Error management is only useful if the error being encapsulated is actually sometimes expected and can be dealt with in such a way that the program does not have to stop. A simple example is a resource that fails to load. The program may continue without it.

    The default parameter could have been anticipated if you would have used the 'explicit' keyword in conjunction with constructors. It might be a good behavior to use the explicit keyword if you expect implicit compiler conversions such as 'char/short' to int or enum to int. Personally i never use it though. Apart from that, you have to consider the amount of extra time needed to master these skills against the time it will take to find and fix a bug. Is it worth it? Is reading all these books and theories (which take a lot of time) about how one should program worth the time versus (rarely) occurring bugs?

    The problem with Constructor overloading in C++ is, is that it is generally considered good practice to initialise member variables before the constructor body. In C# this is not possible. Therefore, an internal function in the class can be written (eg. initialise) that covers all the variables with default parameters. This function is then called from the overloading contructors with or without certain variables and so no duplication of code or accidentally wrongly initialise default paramaters can be made.

    1. "Is reading all these books and theories (which take a lot of time) about how one should program worth the time versus (rarely) occurring bugs?"
      YES! YES IT IS! Enormous amounts of time in game development are spent on bug fixing. This is easily 25% of all time spent on game development on big projects. Also, depending on code structure, adding new things can be quick and easy or a lot of work. Anything that can reduce those is very quickly worth the time.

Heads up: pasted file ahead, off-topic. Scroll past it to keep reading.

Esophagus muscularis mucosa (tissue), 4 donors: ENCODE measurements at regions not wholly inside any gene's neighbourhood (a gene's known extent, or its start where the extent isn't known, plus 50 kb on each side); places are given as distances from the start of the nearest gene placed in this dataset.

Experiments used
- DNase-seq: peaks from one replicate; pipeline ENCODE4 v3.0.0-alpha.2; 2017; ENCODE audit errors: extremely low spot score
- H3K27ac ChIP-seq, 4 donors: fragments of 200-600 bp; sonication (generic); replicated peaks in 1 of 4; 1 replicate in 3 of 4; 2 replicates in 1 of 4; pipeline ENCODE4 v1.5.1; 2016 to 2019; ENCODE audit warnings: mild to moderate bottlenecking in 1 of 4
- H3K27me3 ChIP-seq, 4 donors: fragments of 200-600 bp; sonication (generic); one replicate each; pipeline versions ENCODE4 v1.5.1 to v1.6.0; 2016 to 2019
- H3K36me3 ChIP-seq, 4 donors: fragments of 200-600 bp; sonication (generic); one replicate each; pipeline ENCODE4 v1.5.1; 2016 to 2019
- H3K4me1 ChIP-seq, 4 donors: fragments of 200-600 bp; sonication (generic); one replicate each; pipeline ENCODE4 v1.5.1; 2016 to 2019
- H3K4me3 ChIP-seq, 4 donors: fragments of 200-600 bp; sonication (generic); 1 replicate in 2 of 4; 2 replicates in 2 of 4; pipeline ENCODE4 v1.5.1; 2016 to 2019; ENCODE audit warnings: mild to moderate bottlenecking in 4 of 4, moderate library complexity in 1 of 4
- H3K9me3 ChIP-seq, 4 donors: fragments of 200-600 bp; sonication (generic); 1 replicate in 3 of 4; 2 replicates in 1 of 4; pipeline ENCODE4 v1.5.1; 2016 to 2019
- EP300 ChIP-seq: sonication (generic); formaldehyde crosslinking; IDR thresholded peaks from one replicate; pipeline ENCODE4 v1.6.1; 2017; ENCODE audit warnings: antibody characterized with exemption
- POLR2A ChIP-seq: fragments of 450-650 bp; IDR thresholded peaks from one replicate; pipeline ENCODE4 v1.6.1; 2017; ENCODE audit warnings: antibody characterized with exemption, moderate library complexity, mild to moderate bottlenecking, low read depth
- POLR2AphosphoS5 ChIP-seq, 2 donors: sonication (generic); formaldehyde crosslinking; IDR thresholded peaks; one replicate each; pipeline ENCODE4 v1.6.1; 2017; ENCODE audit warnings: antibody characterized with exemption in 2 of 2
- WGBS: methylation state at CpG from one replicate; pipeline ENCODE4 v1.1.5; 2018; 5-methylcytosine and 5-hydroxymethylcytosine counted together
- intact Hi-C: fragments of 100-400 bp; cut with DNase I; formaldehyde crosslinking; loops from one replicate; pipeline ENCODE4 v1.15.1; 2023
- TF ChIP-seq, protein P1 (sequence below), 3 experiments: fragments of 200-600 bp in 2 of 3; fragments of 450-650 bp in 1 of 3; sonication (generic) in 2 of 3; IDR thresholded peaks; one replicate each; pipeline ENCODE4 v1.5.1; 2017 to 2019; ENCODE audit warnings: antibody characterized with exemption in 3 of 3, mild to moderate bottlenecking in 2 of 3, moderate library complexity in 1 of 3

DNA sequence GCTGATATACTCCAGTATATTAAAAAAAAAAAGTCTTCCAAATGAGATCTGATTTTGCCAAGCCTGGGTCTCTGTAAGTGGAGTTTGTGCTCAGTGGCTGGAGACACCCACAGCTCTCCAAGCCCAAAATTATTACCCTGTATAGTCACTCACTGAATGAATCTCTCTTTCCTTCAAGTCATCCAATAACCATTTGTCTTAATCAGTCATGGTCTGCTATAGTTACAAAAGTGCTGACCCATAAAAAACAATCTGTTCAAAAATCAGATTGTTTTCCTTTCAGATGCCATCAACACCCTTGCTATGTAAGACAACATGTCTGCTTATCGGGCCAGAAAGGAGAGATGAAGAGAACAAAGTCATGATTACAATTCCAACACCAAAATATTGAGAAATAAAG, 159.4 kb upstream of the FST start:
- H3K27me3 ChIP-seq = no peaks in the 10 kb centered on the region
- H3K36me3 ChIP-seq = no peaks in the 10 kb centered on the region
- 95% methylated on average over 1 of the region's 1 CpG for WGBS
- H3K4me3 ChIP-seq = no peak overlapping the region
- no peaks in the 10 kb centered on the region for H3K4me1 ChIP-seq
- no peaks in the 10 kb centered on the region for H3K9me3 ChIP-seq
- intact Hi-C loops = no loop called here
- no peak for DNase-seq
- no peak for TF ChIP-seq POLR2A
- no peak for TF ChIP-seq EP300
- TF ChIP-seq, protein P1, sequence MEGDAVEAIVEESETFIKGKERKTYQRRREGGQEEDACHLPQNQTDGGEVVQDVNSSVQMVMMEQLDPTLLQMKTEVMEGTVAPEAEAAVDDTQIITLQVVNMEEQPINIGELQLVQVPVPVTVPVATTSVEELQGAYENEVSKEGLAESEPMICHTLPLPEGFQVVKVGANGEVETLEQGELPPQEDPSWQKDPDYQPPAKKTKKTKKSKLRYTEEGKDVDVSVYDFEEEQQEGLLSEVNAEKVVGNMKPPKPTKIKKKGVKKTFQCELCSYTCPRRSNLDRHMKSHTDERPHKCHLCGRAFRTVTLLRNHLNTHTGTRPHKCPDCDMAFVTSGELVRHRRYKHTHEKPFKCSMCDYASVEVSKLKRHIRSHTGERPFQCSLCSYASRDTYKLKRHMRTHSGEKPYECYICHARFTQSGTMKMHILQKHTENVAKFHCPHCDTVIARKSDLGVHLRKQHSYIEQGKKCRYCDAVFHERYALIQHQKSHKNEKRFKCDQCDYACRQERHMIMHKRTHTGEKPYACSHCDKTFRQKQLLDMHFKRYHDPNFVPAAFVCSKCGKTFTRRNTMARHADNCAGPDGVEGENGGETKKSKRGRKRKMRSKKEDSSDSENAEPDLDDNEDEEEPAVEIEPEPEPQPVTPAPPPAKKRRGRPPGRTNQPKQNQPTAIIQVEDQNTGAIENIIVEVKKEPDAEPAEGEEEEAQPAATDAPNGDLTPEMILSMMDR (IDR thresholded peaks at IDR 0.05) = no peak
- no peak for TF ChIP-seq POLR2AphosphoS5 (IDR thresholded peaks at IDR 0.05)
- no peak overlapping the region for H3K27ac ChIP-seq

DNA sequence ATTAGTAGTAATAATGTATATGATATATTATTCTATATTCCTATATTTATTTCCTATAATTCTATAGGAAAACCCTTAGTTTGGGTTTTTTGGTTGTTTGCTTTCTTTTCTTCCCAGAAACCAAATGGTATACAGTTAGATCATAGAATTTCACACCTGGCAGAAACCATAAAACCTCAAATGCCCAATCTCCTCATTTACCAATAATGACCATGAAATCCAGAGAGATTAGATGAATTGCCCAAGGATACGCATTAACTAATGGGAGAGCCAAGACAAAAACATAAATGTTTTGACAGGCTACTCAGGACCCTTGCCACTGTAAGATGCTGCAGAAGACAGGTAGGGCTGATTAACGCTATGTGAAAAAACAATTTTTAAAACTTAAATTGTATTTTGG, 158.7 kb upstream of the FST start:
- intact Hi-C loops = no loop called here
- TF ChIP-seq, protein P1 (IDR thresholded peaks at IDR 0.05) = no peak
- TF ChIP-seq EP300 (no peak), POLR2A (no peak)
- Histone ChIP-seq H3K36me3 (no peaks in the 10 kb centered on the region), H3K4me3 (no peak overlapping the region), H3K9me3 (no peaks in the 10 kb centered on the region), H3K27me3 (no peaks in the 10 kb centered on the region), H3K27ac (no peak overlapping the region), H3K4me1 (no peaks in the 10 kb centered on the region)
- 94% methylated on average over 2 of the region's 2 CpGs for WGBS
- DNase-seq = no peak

2. 25%? Then you should really consider moving to C# + .Net :-) It speeds up coding by 1000%? And errors are much less easily made. At least, that is my experience so far.

      Ultimately this is a step that all game programmers must take at some point anyway i believe. Hardware gets faster and faster and the actual game code covers a smaller part of the game's performance rapidly. Due to the increasing complexity of hardware and the expectations of the game industry, you will rely more and more on 3rd party libraries as it is unreasonable to write everything inside a company. At least, that is what I expect to happen.
      It is good practice to write those 3rd party libraries in C++ as they may not be susceptible to change much. However, game code is.

      Furthermore, due to the increasing complexity of C++ (C++11) it is hard for hardware designers to write compilers that produce native computer code as writing a compiler becomes very complicated. It must be hell to write C++11 template correct compiler. Instead, C# compiles to intermediate language which is much easier to port to native instructions.

    3. In the long run you are probably right, but right now there is no proper C# on most consoles, and I don't know any available engines that are fit for a 2D multiplayer game as complex as Awesomenauts.

      As for C# fixing bugs: it only fixes low level bugs. Most bugs I encounter are due to complex/unexpected gameplay situations and C# won't help much there.

    4. Actually Bart, the general 'feeling' inside the industry (and amongst C++ developers - although clearly they provide a biased view!) is that as Moore's law declines in effect, low-level languages like C++ become ever more important to get the performance gains everyone wants. And don't forget about other platforms like phones and tablets, on which the performance gap between garbage-collected languages and something like C++ is clear.

      C++11 does add some complexity to an already-complex language, but we don't need to worry ourselves about how difficult it is to write a compiler for - the leading compiler vendors are already offering partial C++11 support (or even complete, in the case of clang).